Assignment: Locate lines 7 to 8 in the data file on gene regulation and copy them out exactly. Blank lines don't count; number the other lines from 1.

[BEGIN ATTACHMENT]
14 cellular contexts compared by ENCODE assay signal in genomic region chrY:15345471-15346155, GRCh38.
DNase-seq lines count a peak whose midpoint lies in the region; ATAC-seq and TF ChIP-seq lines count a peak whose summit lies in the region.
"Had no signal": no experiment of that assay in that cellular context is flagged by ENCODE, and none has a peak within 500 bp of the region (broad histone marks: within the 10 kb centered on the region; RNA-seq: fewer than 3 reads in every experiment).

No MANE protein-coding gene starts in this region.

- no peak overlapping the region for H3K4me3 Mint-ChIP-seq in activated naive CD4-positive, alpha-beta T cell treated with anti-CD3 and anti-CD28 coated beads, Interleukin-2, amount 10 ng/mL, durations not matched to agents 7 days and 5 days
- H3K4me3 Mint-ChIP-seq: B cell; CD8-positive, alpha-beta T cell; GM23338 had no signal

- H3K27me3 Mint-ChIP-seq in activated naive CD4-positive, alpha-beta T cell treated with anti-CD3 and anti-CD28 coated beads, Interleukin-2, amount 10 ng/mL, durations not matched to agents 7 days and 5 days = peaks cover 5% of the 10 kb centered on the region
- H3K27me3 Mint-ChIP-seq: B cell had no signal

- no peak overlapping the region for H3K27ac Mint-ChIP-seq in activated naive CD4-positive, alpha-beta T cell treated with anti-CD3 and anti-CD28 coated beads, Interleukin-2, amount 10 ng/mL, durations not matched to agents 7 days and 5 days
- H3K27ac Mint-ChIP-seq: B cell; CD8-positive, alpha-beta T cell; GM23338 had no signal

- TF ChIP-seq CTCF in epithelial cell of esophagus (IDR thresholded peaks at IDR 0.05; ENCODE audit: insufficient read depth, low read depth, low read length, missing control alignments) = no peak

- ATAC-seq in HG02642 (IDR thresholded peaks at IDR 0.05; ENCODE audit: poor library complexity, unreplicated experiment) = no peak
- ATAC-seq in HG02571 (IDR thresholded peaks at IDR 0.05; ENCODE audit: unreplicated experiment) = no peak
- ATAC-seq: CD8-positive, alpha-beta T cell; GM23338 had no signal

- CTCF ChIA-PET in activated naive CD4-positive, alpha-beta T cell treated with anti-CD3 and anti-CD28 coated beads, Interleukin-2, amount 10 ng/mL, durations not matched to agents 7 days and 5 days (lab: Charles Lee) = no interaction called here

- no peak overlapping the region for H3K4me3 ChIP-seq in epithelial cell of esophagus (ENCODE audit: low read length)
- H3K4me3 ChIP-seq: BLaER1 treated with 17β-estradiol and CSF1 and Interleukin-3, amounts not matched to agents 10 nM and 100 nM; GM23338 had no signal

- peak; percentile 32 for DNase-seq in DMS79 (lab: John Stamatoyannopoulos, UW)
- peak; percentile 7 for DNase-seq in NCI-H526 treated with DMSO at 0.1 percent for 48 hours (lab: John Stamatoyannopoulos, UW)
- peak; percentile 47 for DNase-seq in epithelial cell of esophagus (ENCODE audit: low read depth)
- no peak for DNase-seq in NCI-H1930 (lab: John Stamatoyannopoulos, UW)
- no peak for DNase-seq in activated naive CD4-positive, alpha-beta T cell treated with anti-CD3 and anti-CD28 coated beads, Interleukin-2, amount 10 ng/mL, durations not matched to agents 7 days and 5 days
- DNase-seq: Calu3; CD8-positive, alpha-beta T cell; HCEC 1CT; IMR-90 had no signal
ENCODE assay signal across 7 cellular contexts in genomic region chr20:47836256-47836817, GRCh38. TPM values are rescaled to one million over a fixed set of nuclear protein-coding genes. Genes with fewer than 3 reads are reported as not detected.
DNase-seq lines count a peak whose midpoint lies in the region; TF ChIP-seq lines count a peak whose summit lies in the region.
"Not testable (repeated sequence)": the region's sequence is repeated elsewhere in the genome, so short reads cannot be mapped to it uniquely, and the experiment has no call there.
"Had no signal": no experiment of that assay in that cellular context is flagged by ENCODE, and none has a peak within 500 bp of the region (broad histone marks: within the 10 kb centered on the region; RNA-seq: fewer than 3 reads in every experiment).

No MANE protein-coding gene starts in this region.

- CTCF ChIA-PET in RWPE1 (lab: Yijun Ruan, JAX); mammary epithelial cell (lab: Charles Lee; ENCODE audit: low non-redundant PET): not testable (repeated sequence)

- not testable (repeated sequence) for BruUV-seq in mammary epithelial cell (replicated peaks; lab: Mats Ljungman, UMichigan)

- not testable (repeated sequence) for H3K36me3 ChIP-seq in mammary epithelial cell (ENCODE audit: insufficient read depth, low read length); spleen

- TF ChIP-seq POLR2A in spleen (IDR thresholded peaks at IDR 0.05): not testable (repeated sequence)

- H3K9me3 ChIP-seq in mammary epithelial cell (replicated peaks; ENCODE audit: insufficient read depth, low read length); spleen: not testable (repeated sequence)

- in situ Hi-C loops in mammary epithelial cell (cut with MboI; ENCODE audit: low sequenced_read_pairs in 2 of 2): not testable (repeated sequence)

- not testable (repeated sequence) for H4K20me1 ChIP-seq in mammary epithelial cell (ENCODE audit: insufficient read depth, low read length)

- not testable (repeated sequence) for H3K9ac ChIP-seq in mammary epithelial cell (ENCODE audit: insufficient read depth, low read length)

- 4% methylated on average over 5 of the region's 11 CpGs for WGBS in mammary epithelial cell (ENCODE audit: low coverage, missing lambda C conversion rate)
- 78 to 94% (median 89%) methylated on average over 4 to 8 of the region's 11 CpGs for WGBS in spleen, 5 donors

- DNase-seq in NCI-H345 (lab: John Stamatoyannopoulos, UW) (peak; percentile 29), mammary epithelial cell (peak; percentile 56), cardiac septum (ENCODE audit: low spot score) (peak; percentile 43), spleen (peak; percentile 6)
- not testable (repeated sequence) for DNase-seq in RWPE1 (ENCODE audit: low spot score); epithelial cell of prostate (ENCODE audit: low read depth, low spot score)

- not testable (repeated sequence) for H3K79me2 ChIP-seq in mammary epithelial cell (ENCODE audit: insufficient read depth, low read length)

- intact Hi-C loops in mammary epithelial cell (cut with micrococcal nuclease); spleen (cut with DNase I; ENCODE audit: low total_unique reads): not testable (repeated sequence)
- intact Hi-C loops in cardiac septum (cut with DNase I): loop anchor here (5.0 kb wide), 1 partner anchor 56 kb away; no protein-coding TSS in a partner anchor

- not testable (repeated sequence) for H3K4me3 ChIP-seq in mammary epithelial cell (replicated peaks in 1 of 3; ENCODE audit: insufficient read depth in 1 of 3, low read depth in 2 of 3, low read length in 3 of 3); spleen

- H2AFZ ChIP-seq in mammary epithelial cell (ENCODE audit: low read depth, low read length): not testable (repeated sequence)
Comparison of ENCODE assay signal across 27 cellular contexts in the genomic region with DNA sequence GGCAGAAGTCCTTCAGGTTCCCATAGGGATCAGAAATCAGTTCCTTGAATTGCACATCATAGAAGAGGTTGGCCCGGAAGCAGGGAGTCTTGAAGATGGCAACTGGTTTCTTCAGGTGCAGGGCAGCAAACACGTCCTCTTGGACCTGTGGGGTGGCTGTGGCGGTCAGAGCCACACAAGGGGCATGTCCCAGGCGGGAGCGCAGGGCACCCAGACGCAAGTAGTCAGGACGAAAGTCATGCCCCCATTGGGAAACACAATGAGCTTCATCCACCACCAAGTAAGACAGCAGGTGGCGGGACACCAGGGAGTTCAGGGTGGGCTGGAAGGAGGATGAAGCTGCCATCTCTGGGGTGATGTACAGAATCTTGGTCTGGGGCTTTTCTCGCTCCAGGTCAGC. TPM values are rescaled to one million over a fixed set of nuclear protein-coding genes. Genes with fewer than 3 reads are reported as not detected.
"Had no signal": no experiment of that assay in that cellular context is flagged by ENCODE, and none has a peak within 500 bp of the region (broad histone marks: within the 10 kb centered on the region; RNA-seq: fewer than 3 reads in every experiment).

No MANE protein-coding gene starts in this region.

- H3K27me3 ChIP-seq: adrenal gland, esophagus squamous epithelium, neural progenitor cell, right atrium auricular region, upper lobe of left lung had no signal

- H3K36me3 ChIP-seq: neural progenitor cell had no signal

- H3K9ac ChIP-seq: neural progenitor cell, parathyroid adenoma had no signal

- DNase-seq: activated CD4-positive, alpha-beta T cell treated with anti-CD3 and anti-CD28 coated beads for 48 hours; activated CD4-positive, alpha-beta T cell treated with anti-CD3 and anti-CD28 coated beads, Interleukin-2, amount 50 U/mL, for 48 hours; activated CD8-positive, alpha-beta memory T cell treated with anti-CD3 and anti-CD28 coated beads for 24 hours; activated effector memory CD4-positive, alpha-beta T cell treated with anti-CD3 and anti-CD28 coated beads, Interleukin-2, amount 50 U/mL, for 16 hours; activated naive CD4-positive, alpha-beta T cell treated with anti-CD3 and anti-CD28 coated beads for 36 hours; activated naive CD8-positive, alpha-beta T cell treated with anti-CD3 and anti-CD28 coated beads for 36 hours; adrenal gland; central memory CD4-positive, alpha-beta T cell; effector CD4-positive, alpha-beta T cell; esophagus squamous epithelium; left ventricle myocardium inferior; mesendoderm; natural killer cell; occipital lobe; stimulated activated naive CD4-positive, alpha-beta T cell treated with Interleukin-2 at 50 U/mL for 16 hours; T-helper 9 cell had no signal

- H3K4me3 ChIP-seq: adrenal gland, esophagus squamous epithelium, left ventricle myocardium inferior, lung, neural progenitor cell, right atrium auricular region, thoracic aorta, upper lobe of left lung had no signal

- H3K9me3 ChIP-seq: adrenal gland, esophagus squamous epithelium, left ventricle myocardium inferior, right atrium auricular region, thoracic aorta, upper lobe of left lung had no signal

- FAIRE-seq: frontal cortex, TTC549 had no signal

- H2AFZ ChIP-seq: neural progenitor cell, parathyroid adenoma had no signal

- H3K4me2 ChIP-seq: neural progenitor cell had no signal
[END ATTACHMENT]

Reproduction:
- H3K27me3 Mint-ChIP-seq in activated naive CD4-positive, alpha-beta T cell treated with anti-CD3 and anti-CD28 coated beads, Interleukin-2, amount 10 ng/mL, durations not matched to agents 7 days and 5 days = peaks cover 5% of the 10 kb centered on the region
- H3K27me3 Mint-ChIP-seq: B cell had no signal